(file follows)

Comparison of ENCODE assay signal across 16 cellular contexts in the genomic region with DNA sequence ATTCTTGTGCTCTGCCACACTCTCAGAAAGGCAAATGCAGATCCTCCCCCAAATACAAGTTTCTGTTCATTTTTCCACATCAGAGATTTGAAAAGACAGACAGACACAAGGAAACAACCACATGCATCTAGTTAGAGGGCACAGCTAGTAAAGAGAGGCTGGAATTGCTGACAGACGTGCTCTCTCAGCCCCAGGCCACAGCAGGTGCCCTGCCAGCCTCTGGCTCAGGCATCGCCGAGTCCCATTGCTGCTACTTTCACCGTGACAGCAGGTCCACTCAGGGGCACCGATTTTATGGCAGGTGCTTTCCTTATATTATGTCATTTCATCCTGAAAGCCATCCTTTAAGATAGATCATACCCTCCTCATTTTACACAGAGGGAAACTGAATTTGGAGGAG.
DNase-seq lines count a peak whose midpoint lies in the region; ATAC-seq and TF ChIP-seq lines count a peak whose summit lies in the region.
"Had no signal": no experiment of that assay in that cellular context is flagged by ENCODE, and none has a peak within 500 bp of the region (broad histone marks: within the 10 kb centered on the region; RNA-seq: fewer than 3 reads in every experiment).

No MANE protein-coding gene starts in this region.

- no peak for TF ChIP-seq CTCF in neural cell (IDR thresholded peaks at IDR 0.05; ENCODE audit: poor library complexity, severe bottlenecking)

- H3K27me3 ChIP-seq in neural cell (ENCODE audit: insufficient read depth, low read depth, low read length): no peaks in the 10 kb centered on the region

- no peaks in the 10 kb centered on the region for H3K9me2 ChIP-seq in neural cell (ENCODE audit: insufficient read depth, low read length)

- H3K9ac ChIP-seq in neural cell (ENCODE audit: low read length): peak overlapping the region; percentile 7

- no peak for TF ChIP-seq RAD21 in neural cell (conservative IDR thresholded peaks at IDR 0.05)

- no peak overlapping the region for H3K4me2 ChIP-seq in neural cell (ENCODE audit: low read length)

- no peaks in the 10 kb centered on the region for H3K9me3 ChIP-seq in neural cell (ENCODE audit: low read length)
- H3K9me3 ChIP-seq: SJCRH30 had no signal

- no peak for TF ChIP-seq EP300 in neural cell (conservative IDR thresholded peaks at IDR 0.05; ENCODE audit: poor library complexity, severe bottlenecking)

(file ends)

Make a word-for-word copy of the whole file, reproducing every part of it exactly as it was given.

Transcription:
Comparison of ENCODE assay signal across 16 cellular contexts in the genomic region with DNA sequence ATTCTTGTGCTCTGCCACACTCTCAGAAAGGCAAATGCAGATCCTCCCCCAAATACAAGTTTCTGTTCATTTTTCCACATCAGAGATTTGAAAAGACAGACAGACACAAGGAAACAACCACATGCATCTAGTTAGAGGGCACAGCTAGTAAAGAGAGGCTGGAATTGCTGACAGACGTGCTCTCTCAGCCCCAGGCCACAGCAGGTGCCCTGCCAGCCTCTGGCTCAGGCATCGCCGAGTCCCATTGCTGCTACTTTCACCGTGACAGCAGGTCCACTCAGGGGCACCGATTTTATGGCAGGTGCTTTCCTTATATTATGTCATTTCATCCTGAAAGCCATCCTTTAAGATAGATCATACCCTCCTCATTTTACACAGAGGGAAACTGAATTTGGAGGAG.
DNase-seq lines count a peak whose midpoint lies in the region; ATAC-seq and TF ChIP-seq lines count a peak whose summit lies in the region.
"Had no signal": no experiment of that assay in that cellular context is flagged by ENCODE, and none has a peak within 500 bp of the region (broad histone marks: within the 10 kb centered on the region; RNA-seq: fewer than 3 reads in every experiment).

No MANE protein-coding gene starts in this region.

- no peak for TF ChIP-seq CTCF in neural cell (IDR thresholded peaks at IDR 0.05; ENCODE audit: poor library complexity, severe bottlenecking)

- H3K27me3 ChIP-seq in neural cell (ENCODE audit: insufficient read depth, low read depth, low read length): no peaks in the 10 kb centered on the region

- no peaks in the 10 kb centered on the region for H3K9me2 ChIP-seq in neural cell (ENCODE audit: insufficient read depth, low read length)

- H3K9ac ChIP-seq in neural cell (ENCODE audit: low read length): peak overlapping the region; percentile 7

- no peak for TF ChIP-seq RAD21 in neural cell (conservative IDR thresholded peaks at IDR 0.05)

- no peak overlapping the region for H3K4me2 ChIP-seq in neural cell (ENCODE audit: low read length)

- no peaks in the 10 kb centered on the region for H3K9me3 ChIP-seq in neural cell (ENCODE audit: low read length)
- H3K9me3 ChIP-seq: SJCRH30 had no signal

- no peak for TF ChIP-seq EP300 in neural cell (conservative IDR thresholded peaks at IDR 0.05; ENCODE audit: poor library complexity, severe bottlenecking)